Another issue is the question of who will take the place of Supreme Leader Khamenei, who is 80 years old. Concurrent with the parliamentary elections, mid-term elections were held for the Council of Experts, the body that will choose Khamenei’s successor. There, too, hardliners won with Guardian Council support.
These developments represent another manifestation of the radical course in recent months. Most likely, the country will drift farther from progressive reforms – of economic policies, social freedoms and political participation.
Iran’s economy is therefore expected to continue to remain far below its potential. Sanctions caused the country’s trade with Europe to take a hit of 74 per cent in 2019. An agreement with Washington is unlikely in the near future. Iranian hopes for developing alternative markets in the East were also disappointed, with the long arm of US sanctions creating significant declines in trade with China (-34 per cent) and India (-79 per cent). In the wake of sanctions, clandestine trade structures are growing. And so is corruption.
Despite all the naysayers, Iran is far from economic collapse. Apart from the energy sector, the Iranian economy has shown slight signs of growth. However, it is not evident that the government will manage to noticeably alleviate the population’s economic hardships. In recent months, high rates of inflation made purchasing power and real household incomes plummet. Suffering and frustration are mounting steadily. Meanwhile, Iranians have ever fewer ways to express their discontent with the system. The exclusion of thousands from parliamentary elections exacerbated this tremendously explosive socio-political issue.
Another potentially dangerous factor lies in Iran’s foreign policy. The country is likely to continue to ratchet up pressure on the nuclear dossier as well as in regional politics. Since last year, for example, Tehran has been striving to link US sanctions, nuclear non-proliferation and regional security. Its aim is to raise the stakes for Washington’s policy of ‘maximum pressure’.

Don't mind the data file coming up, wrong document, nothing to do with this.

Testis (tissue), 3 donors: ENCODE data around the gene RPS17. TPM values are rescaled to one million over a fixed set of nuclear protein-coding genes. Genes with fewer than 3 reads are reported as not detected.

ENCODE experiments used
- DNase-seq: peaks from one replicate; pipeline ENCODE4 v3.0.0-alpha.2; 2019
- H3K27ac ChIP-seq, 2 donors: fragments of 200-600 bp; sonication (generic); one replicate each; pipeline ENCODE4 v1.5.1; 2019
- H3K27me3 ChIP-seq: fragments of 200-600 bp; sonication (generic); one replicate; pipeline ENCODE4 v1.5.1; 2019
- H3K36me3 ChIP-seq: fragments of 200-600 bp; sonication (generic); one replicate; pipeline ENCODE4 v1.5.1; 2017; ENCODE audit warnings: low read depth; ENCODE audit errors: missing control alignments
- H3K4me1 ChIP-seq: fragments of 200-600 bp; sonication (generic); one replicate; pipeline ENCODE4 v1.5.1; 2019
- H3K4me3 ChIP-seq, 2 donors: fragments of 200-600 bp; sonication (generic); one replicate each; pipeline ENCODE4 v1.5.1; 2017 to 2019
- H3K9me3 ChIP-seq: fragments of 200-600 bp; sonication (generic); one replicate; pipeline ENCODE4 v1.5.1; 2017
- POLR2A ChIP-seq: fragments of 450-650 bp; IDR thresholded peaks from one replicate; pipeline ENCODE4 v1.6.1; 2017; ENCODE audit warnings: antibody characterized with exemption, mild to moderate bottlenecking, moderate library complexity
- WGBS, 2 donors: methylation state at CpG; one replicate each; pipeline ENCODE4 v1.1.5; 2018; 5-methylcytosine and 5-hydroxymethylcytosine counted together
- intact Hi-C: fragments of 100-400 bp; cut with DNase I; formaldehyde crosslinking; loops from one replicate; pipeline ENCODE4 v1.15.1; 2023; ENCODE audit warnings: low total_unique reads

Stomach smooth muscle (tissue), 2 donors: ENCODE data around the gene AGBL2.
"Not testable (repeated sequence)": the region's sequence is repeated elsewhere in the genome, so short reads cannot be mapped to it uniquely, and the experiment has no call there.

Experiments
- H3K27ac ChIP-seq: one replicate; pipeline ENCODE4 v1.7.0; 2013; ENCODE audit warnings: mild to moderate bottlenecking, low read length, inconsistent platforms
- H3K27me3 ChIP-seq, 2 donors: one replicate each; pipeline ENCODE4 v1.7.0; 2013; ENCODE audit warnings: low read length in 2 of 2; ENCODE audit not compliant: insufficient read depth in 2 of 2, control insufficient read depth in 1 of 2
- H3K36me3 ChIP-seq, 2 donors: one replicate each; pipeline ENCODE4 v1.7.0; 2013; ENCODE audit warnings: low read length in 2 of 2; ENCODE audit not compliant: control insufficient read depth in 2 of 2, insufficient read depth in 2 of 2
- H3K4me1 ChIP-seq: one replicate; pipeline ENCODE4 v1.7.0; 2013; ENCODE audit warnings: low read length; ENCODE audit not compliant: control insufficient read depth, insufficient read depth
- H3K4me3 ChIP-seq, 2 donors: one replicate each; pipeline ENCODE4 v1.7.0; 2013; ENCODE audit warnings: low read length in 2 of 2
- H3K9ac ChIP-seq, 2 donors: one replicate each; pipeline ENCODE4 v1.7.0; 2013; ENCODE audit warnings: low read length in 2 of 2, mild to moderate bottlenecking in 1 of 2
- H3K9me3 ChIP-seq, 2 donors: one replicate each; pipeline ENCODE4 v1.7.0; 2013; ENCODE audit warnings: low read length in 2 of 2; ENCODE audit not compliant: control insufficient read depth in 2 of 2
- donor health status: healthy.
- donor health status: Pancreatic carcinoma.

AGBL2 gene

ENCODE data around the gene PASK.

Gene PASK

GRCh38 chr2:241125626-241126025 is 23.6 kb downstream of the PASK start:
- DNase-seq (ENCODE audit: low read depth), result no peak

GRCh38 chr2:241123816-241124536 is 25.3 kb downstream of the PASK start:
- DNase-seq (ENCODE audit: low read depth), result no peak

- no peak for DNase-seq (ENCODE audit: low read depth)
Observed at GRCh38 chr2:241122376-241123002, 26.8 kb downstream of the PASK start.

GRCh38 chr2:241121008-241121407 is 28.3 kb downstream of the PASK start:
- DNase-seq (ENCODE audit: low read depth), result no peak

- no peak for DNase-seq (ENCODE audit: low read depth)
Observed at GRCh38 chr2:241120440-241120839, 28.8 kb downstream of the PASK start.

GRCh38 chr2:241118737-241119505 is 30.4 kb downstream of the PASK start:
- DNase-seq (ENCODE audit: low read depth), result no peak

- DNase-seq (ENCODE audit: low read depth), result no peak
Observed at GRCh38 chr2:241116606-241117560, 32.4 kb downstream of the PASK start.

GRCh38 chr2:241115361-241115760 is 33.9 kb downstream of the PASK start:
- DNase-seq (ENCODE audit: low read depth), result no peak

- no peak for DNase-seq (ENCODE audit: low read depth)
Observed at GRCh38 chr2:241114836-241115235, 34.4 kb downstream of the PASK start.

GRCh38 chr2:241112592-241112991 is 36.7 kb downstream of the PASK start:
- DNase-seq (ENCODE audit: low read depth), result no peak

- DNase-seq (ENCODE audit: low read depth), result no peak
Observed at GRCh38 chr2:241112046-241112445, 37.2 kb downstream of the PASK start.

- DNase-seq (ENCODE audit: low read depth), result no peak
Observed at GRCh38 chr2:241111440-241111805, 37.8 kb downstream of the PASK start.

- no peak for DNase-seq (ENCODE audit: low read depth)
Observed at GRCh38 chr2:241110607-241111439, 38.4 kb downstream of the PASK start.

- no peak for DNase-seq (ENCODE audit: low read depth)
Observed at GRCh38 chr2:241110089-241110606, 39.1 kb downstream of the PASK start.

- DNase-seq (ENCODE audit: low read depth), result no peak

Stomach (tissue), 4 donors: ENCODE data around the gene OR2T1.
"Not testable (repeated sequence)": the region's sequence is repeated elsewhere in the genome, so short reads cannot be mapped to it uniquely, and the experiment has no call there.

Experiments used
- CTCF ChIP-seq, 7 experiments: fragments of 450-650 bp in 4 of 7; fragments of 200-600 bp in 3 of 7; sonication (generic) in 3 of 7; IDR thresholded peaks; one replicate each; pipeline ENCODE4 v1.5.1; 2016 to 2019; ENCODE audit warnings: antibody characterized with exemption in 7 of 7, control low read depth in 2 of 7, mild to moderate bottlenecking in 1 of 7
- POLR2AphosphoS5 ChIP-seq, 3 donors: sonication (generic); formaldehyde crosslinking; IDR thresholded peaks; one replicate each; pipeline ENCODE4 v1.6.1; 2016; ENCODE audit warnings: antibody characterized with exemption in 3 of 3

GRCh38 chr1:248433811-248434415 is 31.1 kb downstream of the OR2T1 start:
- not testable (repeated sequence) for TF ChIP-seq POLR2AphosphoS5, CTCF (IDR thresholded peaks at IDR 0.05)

Iran has begun to stop implementing important components of the nuclear agreement, such as by using more modern – and faster – centrifuges to enrich uranium. This development is not just increasing concerns in Europe regarding Iran’s nuclear capabilities. While the country attempts to strengthen its position for possible future negotiations, the nuclear deal risks total collapse, with incalculable consequences for the Middle East. Tehran is counting on measured confrontation in the region. Its targeted attacks on oil tankers and refineries reveal the vulnerabilities of its rivals, Saudi Arabia and the United Arab Emirates. Significantly, these two countries subsequently approached Iran – suggesting that Iranian hawks were right. Additional attacks cannot be ruled out if Iran feels compelled to back up its position vis-à-vis Abu Dhabi and Riyadh – or Washington and Tel Aviv – with action. The enormous potential for escalation was obvious in the dynamics surrounding the US killing of Iranian General Qasem Soleimani.
This situation shows the fallout from Iran’s failed attempt at perestroika. While in Moscow the failure of comprehensive reform led to the collapse of the Soviet empire, the scenario in Tehran is quite different. The already considerable concentration of political power in the hands of the hardliners is expanding, while moderate members of the Islamic Republic’s nomenklatura are quietly submitting to their fate.
Whether the crisis-ridden Iranian population can be given a new political and economic vision remains to be seen. This question is likely to be crucial for the fate of the increasingly powerful hardliners – especially in view of steadily growing political repression and economic hardships.
This article by David Ramin Jalilvand published at IPS journal on 28.02.2020